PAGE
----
Tuesday, October 30, 2007

Lost in Translating

Los Angeles, California
United Nations of America
Excavation Site 0292, Pit C
Year: 2571

Alejandro Ruiz slid his finger across the digital output monitor diagnostic bar. It flashed a logarithimic graph whose shape pleased the archaeologist. He moved on to the next digger. The eight auto-sifters arranged in a circle on the southeastern corner of Pit C hummed almost noiselessly breaking down layer after layer of rock, sediment, and concrete. Its rotating anti-electron funnels broke apart molecular bonds with the gentleness of a fine brush but the speed of hot water dissolving ice. The pure elemental byproducts were sucked up into the sifter's gaping mouth and stored in vacuum packets according to atomic weight.

Ruiz was about to microadjust Gamma Digger's coolant levels when a co-worker, Mikhail Vrenz, an archaeological engineer working another set of eight sifters twenty meters away flagged him down. Vrenz jogged over, excitement gleaming from his normally sleepy eyes.

"Alejo! Alejo! Come, you have to see this!" (Note: They speak "Spanese", an evolved mixture of Spanish and Chinese, tracing back to these two dominant languages emerging from the 22nd century).

Ruiz grinned, dropping the datapad in his hand down to his side. "What is it this time, Mikkey? Another dat phone with contact lists of girls long since dead?"

Vrenz's face screwed up like he'd bitten into a lemon. "No, no, none of that this time." He thrust his datapad toward Alejo's face, a three-dimensional image slowly rotating on its screen. "You recognize that, heh?" the engineer challenged.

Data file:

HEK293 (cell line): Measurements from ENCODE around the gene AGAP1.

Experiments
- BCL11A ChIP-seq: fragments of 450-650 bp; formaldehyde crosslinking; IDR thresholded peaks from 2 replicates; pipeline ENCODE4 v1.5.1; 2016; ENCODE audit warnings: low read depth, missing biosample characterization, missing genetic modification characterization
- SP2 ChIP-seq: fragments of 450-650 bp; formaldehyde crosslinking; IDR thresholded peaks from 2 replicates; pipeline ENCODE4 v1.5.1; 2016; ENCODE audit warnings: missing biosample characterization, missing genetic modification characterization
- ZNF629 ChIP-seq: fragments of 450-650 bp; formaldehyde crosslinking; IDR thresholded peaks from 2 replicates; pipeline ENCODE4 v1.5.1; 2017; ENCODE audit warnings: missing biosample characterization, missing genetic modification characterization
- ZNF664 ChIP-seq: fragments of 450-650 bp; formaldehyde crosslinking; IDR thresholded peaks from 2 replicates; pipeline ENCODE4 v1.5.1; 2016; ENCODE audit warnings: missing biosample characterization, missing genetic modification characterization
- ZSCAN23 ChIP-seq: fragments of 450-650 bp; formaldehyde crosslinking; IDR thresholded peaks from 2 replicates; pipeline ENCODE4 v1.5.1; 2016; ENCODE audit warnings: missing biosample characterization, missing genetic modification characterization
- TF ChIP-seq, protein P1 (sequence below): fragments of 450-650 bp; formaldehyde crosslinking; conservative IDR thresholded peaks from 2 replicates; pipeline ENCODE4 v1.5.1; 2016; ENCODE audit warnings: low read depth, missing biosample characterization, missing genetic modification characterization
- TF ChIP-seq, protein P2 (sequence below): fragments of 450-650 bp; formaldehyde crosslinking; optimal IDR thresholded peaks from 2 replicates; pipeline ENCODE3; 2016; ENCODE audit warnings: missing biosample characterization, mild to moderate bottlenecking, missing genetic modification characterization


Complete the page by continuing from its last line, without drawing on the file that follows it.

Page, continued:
Alejo took the pad and cocked his head to the side. He tapped the imager and zoomed in on it from all sides. His own eyes widened. "Oh, my stars, you found a book, Mikkey!"

"Yes!!" Mikkey cried out, shooting his fist into the air. "Three years and finally something!"

"Now, now, let us not be hasty. Don't forget Deitrow's blunder."

Mikkey blew out a snort. "This is a book, not a 'zine, Alejo! Crime, those are light years apart! I would think you of all people would know the diff!"

"I know, I know. Just want us to keep a temperate head, that is all. So, where is it?"

Mikkey walked Alejo over to his sifters all of which he'd shut down. Proudly, the digger pointed to his Delta sifter. "Two point four meters down. Fully intact."


Mikkey wagged his pad. "Uploading as we speak. I think there must have been a layer of metals so that slowed down the signal speed a bit, because it should not be taking so long. But nothing has been lost in the transfer. Smooth sliding all the way!"

"I hope so," Alejo grimaced. "Books do not hold up long after such a time. It will take a month to sift and restore it, at least! Can I see the transfer data?"

The engineer worked on his pad. "Here, I just synced it for you. I thought you would want to know. You wrote your thesis on print data, right?"

Alejo nodded. "Late twentieth century print, to be exact."

Mikkey tcched. "Not much to work with there, not after the War and all."

"That is how dissertations, work, Mikkey. You have to choose a subject with a limited data range otherwise it becomes far too lengthy. Besides the Restorative Project funded my work. I got access to eight books."

"Eight twentieth century books? Wow, I did not know there were so many."